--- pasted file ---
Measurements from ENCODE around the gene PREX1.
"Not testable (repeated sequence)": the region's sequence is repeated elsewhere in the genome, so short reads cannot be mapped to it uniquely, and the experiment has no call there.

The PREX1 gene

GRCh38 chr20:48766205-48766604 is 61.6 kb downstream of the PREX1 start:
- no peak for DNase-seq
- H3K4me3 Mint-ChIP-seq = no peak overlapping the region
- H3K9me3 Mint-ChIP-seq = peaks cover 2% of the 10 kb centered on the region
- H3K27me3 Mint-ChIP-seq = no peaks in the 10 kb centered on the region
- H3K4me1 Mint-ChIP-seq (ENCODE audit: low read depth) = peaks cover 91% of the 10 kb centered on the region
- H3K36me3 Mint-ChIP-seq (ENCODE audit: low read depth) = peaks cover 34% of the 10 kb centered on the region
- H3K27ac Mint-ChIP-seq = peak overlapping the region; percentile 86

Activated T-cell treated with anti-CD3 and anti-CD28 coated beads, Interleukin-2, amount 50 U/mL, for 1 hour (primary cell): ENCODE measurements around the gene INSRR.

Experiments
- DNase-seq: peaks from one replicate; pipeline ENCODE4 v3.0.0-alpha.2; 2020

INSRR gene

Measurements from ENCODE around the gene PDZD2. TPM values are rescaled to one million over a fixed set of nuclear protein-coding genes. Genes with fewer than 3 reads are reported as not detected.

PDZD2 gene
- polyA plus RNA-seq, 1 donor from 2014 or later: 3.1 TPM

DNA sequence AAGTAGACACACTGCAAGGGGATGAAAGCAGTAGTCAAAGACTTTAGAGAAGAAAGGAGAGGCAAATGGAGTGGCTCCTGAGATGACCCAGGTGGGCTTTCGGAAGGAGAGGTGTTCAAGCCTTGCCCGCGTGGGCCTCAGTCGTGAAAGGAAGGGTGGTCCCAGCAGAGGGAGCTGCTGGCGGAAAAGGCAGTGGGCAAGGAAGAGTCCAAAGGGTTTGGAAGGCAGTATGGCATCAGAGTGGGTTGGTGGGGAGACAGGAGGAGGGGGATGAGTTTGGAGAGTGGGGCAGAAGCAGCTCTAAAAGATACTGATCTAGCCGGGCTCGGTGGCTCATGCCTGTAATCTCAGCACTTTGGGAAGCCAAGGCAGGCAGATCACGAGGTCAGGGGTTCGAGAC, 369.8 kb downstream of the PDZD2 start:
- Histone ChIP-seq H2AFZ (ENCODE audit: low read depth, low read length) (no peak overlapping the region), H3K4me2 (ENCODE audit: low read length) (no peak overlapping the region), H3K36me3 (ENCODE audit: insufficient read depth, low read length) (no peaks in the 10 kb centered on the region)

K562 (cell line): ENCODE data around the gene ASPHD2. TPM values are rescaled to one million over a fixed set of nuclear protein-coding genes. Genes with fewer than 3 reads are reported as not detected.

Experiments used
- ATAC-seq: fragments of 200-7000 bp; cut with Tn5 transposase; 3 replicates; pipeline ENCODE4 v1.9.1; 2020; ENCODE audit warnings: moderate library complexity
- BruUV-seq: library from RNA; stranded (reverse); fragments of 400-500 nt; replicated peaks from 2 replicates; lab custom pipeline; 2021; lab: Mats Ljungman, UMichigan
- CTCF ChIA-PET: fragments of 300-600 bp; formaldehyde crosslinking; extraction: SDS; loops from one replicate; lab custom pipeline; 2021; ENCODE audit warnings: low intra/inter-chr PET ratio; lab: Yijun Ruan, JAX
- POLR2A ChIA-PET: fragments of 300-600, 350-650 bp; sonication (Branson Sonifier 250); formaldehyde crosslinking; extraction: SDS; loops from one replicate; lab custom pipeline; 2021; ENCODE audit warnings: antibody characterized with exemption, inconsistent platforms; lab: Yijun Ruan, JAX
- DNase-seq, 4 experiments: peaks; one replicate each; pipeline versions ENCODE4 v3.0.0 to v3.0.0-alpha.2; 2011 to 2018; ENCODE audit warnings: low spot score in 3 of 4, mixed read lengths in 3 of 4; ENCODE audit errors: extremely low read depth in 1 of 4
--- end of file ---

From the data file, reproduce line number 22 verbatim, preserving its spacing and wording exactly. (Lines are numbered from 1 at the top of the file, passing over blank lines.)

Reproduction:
Experiments used